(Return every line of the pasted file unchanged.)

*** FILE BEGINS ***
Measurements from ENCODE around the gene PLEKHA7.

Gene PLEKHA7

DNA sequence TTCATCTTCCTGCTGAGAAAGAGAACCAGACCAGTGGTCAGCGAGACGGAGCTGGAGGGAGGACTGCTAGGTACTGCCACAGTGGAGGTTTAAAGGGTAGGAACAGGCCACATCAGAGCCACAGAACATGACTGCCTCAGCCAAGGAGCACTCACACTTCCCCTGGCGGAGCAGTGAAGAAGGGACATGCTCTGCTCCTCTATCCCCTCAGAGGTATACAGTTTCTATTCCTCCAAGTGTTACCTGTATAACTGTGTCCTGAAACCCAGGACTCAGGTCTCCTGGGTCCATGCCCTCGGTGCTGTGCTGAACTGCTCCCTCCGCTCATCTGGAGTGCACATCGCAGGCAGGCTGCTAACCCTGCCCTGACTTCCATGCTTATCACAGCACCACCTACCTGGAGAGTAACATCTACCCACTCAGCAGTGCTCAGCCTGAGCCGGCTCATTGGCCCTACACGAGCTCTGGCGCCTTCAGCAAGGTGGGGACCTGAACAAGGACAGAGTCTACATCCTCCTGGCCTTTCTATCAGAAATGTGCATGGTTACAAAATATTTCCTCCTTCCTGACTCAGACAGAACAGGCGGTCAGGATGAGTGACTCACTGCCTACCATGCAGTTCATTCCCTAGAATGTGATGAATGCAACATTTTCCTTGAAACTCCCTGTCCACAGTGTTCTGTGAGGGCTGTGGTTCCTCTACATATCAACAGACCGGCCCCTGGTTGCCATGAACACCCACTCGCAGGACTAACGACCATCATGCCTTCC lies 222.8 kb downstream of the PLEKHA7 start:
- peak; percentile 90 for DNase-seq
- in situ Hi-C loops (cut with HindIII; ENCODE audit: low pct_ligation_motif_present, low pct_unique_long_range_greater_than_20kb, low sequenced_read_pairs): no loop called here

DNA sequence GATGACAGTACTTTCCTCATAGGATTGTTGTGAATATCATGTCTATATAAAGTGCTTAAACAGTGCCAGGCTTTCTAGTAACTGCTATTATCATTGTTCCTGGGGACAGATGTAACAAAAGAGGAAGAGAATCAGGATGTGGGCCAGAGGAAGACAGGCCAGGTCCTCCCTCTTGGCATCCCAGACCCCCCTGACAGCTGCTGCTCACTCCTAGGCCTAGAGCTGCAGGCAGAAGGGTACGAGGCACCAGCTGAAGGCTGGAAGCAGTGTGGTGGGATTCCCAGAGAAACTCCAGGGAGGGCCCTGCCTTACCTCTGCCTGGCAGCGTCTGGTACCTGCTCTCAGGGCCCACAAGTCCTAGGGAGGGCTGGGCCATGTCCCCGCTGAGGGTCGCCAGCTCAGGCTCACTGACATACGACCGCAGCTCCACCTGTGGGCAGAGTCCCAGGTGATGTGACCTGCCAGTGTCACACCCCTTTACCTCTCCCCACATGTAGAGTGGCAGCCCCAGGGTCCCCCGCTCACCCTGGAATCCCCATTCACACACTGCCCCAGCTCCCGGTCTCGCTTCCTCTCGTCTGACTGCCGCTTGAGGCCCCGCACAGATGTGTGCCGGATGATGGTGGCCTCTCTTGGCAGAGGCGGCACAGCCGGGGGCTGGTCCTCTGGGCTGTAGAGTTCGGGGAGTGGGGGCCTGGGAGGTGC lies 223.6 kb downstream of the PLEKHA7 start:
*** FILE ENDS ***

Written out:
Measurements from ENCODE around the gene PLEKHA7.

Gene PLEKHA7

DNA sequence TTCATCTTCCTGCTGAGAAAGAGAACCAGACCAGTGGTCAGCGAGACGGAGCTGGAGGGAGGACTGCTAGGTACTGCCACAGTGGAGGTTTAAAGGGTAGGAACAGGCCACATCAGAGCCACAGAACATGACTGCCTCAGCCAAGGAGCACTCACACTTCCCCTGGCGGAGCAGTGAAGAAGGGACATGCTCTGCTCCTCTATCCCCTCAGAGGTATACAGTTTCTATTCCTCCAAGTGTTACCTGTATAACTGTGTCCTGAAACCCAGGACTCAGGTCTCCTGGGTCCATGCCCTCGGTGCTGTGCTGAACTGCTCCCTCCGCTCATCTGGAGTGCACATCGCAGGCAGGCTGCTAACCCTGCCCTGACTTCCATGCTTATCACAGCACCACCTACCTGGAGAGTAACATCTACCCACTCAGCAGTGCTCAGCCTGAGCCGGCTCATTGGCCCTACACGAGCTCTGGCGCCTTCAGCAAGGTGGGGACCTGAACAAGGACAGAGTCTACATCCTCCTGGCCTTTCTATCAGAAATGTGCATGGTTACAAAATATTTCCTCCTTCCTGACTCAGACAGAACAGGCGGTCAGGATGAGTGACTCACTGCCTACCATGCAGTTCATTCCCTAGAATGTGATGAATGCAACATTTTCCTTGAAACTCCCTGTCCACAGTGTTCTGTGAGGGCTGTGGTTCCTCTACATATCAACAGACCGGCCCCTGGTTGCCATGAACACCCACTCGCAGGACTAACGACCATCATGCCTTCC lies 222.8 kb downstream of the PLEKHA7 start:
- peak; percentile 90 for DNase-seq
- in situ Hi-C loops (cut with HindIII; ENCODE audit: low pct_ligation_motif_present, low pct_unique_long_range_greater_than_20kb, low sequenced_read_pairs): no loop called here

DNA sequence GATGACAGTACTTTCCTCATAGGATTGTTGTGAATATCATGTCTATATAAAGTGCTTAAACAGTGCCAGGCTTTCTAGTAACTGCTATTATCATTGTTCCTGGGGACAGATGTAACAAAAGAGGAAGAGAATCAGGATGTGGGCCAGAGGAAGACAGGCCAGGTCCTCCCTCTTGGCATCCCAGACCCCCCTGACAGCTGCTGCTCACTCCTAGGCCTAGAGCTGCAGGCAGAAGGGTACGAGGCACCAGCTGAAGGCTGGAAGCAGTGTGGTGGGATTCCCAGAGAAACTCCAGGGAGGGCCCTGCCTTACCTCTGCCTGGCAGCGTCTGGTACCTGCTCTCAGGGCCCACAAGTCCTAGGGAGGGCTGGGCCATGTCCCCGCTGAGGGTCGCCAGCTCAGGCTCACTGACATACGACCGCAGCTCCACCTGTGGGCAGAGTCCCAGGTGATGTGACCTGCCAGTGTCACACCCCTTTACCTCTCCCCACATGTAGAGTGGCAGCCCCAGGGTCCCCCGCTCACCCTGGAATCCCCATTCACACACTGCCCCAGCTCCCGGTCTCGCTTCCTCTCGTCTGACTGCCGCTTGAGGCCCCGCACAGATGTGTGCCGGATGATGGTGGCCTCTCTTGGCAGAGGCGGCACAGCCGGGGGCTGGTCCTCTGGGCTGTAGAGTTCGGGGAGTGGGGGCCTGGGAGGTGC lies 223.6 kb downstream of the PLEKHA7 start: